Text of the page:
Pickle juice is a natural remedy often recommended to help combat hangover symptoms.

Pickle juice proponents claim that the brine contains important minerals that can replenish electrolyte levels after a night of heavy drinking.

However, the effectiveness of pickle juice remains unclear, as most evidence behind its purported benefits is purely anecdotal.

This article reviews the research to determine whether pickle juice can cure a hangover.

Alcohol acts as a diuretic, meaning that it increases urine production and accelerates the loss of fluids and electrolytes (1).

For this reason, drinking excess amounts of alcohol can cause dehydration and electrolyte imbalances, which may contribute to hangover symptoms.

Pickle juice contains sodium and potassium, both of which are important electrolytes that may be lost due to excessive alcohol intake.

Therefore, drinking pickle juice could theoretically help treat and correct electrolyte imbalances, which may decrease hangover symptoms.

However, research on the effects of pickle juice suggests that it may not have much of an effect on electrolyte levels.

For example, one study in 9 people found that drinking 3 ounces (86 mL) of pickle juice did not significantly alter electrolyte concentrations in the blood (2).

Another small study showed that drinking pickle juice after exercising did not increase blood sodium levels. Still, it did encourage fluid intake, which could be beneficial for dehydration (3).

Further high quality, large scale studies are needed to evaluate how drinking pickle juice may affect electrolyte levels, dehydration, and hangover symptoms.


Pickle juice contains electrolytes like sodium and potassium, levels of which could be depleted due to the diuretic effects of alcohol. However, studies show that drinking pickle juice is unlikely to affect electrolyte levels in the blood.

Although research suggests that drinking pickle juice may not significantly benefit electrolyte levels, consuming too much may harm your health.

For starters, pickle juice is high in sodium, packing a whopping 230 mg of sodium into just 2 tablespoons (30 mL) (4).

Consuming high amounts of sodium can increase fluid retention, which can cause issues like swelling, bloating, and puffiness (5).

Decreasing sodium intake is also recommended to help reduce blood pressure in those with high blood pressure (6).

Additionally, the acetic acid in pickle juice may worsen certain digestive issues, including gas, bloating, stomach pain, and diarrhea (7).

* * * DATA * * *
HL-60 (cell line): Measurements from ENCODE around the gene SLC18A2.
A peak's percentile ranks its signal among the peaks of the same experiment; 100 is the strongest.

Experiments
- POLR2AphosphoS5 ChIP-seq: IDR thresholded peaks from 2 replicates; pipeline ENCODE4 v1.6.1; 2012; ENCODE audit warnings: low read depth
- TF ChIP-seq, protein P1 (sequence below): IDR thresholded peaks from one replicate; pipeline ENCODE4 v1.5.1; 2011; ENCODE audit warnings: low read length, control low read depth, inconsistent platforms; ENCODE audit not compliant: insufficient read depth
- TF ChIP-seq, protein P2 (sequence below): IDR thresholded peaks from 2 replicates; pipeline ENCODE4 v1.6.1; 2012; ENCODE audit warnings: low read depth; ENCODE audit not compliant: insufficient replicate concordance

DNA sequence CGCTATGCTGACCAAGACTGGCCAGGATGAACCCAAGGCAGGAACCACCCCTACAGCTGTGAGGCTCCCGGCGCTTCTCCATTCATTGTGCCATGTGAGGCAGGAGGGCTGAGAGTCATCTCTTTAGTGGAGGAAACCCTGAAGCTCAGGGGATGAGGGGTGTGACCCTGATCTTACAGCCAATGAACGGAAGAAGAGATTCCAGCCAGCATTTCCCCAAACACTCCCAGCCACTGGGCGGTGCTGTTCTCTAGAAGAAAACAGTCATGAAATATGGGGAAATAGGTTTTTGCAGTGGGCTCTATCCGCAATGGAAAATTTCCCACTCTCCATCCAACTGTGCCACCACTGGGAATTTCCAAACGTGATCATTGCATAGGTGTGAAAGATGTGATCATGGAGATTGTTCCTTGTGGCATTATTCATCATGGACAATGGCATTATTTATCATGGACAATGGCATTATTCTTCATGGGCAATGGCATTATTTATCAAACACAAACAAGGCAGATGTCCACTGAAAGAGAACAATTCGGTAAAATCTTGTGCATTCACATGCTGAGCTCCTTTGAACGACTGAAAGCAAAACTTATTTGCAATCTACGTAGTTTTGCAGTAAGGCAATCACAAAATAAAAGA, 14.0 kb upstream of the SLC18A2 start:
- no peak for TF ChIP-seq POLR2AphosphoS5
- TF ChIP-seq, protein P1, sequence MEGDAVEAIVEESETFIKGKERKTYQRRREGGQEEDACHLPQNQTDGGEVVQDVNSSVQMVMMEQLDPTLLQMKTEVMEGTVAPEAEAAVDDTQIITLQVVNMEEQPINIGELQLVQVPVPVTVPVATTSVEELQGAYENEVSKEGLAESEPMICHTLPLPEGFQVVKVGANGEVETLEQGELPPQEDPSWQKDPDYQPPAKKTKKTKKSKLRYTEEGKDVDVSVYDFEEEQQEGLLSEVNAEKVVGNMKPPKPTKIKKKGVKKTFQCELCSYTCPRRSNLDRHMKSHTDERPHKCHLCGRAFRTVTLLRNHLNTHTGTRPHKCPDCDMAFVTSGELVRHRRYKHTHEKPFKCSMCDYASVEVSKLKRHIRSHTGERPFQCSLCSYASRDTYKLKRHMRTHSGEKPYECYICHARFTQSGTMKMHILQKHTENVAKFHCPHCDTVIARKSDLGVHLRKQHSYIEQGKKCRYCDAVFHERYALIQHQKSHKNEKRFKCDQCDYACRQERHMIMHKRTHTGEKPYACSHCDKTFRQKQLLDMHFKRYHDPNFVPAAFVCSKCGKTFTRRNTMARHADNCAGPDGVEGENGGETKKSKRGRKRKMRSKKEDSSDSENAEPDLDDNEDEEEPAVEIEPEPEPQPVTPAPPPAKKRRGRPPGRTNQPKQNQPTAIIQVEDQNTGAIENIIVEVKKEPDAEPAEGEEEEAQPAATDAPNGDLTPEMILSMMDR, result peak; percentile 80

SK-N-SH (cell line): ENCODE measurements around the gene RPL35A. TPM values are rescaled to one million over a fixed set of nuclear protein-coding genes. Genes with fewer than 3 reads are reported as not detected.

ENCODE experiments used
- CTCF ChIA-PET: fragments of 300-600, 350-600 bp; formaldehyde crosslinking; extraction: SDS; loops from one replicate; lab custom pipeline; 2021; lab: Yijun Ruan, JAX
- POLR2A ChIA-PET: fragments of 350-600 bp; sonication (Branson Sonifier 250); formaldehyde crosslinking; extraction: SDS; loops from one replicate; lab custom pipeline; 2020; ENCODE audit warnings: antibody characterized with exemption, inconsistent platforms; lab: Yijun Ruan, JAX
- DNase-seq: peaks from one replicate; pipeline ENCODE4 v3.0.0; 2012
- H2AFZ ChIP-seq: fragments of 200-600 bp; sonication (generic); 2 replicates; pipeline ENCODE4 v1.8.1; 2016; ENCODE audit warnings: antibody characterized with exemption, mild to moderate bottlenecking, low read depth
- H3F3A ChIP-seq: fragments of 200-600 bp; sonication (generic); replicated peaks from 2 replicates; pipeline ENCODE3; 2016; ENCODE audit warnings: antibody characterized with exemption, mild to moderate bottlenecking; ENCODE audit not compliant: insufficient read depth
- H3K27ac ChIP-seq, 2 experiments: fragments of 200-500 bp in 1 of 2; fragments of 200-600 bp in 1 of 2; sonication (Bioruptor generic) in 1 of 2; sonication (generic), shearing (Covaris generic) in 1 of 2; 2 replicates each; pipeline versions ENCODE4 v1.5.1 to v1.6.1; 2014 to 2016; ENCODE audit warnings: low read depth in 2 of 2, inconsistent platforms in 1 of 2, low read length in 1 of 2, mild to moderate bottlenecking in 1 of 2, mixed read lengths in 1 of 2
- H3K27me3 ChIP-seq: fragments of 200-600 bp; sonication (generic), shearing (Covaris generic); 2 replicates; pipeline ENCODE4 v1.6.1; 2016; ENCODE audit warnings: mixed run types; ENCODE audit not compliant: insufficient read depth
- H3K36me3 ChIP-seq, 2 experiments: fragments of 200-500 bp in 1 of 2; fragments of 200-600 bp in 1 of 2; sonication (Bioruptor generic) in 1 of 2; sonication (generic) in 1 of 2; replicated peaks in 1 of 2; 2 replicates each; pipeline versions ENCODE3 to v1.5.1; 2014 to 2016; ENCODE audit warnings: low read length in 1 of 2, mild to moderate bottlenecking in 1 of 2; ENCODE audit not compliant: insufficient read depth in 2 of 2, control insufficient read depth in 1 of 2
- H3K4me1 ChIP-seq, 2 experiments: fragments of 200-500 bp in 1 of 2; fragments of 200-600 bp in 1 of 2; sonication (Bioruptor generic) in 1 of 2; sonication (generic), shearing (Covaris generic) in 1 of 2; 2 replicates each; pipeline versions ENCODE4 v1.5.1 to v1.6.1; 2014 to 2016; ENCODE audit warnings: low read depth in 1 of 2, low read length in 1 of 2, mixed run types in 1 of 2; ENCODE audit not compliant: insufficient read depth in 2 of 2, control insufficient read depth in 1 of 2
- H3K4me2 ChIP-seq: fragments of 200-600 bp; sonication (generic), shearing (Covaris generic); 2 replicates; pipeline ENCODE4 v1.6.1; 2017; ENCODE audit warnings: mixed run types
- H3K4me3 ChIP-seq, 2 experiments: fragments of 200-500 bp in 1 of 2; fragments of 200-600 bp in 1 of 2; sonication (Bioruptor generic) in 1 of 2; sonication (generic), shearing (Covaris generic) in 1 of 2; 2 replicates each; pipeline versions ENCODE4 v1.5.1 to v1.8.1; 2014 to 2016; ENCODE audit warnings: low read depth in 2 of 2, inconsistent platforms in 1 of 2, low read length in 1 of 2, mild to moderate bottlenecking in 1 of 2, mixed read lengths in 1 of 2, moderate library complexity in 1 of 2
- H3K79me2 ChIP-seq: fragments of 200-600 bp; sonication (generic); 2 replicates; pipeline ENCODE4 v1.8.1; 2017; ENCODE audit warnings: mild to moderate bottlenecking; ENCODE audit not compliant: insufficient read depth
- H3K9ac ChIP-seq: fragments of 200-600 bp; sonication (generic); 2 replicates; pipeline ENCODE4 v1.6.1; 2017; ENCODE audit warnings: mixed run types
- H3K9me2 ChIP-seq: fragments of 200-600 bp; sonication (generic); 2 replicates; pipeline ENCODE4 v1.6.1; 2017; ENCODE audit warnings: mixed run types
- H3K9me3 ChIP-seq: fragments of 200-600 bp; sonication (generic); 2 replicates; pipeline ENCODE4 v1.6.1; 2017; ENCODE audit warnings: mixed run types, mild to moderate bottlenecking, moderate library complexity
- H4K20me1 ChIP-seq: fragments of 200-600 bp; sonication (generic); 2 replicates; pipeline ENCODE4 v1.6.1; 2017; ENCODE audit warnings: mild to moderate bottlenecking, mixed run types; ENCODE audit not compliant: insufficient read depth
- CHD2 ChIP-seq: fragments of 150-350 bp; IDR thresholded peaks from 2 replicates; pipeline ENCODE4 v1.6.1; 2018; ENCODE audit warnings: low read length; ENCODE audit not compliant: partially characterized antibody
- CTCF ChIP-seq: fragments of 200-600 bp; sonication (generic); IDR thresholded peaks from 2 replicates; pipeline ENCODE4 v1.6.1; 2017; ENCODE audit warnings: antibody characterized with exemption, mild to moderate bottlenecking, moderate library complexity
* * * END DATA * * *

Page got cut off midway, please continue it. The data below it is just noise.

If you decide to try drinking pickle juice to treat a hangover, stick to a small amount of around 2–3 tablespoons (30–45 mL) and discontinue use if you experience any adverse effects.


Pickle juice is high in sodium, which may cause fluid retention and should be limited in those with high blood pressure. The acetic acid in pickle juice may also worsen digestive issues, such as gas, bloating, stomach pain, and diarrhea.

Although research shows that pickle juice may not have much of an effect on hangover symptoms, many other natural remedies may be beneficial.

Here are a few other hangover remedies that you can try instead:

  • Stay hydrated. Drinking plenty of water can improve hydration, which may alleviate several symptoms of dehydration.
  • Eat a good breakfast. Low blood sugar levels can worsen hangover symptoms like headache, dizziness, and fatigue. Eating a good breakfast first thing in the morning can settle your stomach and balance your blood sugar levels (8).
  • Get some sleep. Alcohol intake can disrupt sleep, which may contribute to hangover symptoms. Getting plenty of sleep can help your body recover so you can get back to feeling your best (9).
  • Try supplements. Certain supplements like ginger, red ginseng, and prickly pear may be effective against hangover symptoms. Be sure to talk to a healthcare professional before starting to take a new supplement (10).

Aside from drinking pickle juice, there are plenty of other ways to decrease hangover symptoms naturally.

Pickle juice contains important minerals like sodium and potassium, which can be depleted by excess alcohol consumption.

However, although pickle juice may encourage increased water intake, studies show that it’s unlikely to have much of an effect on electrolyte levels and could even be harmful in high amounts.

While most research suggests that pickle juice may not be effective against hangover symptoms, there are plenty of other natural remedies available that can help provide relief.

To help prevent a hangover in the first place, remember to stay hydrated with water while drinking.